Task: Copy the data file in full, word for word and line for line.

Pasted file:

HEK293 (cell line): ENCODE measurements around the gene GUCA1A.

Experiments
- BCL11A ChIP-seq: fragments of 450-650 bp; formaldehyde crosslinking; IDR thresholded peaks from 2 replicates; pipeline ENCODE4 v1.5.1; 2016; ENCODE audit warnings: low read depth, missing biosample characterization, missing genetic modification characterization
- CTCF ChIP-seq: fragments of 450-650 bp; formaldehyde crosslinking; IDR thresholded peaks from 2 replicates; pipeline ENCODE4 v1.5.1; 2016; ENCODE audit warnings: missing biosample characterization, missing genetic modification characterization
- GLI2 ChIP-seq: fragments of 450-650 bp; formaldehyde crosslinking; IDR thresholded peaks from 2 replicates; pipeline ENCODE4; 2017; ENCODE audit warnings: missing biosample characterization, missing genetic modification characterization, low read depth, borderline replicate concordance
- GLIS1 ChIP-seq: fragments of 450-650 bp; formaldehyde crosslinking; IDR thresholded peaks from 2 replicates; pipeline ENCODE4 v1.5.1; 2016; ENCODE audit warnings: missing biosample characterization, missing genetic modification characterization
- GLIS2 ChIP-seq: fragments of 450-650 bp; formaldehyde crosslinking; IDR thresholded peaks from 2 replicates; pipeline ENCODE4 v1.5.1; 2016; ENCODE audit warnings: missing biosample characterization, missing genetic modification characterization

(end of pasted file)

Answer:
HEK293 (cell line): ENCODE measurements around the gene GUCA1A.

Experiments
- BCL11A ChIP-seq: fragments of 450-650 bp; formaldehyde crosslinking; IDR thresholded peaks from 2 replicates; pipeline ENCODE4 v1.5.1; 2016; ENCODE audit warnings: low read depth, missing biosample characterization, missing genetic modification characterization
- CTCF ChIP-seq: fragments of 450-650 bp; formaldehyde crosslinking; IDR thresholded peaks from 2 replicates; pipeline ENCODE4 v1.5.1; 2016; ENCODE audit warnings: missing biosample characterization, missing genetic modification characterization
- GLI2 ChIP-seq: fragments of 450-650 bp; formaldehyde crosslinking; IDR thresholded peaks from 2 replicates; pipeline ENCODE4; 2017; ENCODE audit warnings: missing biosample characterization, missing genetic modification characterization, low read depth, borderline replicate concordance
- GLIS1 ChIP-seq: fragments of 450-650 bp; formaldehyde crosslinking; IDR thresholded peaks from 2 replicates; pipeline ENCODE4 v1.5.1; 2016; ENCODE audit warnings: missing biosample characterization, missing genetic modification characterization
- GLIS2 ChIP-seq: fragments of 450-650 bp; formaldehyde crosslinking; IDR thresholded peaks from 2 replicates; pipeline ENCODE4 v1.5.1; 2016; ENCODE audit warnings: missing biosample characterization, missing genetic modification characterization